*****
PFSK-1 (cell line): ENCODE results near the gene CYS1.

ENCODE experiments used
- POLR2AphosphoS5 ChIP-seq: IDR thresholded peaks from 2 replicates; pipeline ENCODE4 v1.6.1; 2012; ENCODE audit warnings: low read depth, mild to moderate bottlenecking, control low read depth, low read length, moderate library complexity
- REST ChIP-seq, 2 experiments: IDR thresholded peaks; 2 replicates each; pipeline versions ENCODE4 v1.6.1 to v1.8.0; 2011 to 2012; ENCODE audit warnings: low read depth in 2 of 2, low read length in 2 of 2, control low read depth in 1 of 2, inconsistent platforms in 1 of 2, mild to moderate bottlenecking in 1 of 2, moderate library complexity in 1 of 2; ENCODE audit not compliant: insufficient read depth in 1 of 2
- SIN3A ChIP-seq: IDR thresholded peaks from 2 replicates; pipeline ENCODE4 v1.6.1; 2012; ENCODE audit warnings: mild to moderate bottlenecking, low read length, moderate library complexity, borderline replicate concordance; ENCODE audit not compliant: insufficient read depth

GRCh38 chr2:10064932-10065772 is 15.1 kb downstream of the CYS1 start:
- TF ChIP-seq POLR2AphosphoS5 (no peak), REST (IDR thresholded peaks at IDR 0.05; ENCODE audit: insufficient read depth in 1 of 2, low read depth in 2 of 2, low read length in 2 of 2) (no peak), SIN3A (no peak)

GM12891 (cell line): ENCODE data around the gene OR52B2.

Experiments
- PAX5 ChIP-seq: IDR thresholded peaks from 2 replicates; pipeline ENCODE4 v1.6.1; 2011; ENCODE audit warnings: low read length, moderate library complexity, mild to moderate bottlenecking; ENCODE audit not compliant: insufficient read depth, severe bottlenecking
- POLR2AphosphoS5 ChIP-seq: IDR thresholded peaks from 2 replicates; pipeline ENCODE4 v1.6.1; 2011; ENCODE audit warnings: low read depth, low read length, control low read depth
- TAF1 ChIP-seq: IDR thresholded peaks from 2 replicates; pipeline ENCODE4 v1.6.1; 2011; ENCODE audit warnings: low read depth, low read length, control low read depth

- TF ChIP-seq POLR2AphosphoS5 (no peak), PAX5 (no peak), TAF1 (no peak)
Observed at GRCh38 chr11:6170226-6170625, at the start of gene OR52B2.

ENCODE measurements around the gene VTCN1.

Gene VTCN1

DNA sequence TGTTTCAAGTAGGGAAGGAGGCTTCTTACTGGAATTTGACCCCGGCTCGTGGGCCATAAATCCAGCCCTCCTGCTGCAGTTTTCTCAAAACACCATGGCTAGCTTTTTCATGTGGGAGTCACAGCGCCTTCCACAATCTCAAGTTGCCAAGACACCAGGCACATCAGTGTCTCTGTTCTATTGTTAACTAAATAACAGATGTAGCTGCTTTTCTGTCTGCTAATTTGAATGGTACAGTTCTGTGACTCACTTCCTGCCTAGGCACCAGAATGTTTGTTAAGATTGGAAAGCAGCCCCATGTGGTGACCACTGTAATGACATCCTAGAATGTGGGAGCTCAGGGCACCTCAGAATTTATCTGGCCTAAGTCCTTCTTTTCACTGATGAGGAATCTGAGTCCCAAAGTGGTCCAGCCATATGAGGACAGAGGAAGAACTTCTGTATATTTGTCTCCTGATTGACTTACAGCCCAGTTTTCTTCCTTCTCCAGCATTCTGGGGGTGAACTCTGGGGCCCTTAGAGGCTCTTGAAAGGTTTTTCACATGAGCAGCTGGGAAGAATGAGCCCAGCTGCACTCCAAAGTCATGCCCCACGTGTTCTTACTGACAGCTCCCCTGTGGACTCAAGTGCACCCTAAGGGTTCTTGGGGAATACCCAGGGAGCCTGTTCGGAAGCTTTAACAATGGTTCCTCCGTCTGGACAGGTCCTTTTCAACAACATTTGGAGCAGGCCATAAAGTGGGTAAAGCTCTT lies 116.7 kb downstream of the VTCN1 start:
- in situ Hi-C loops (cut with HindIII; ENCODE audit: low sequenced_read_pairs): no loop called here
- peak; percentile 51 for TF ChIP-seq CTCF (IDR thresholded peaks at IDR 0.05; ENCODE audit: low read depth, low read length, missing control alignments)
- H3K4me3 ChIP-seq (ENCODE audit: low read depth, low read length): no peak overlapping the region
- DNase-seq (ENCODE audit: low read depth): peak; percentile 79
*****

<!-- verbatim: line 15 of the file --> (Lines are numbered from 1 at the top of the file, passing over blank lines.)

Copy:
ENCODE measurements around the gene VTCN1.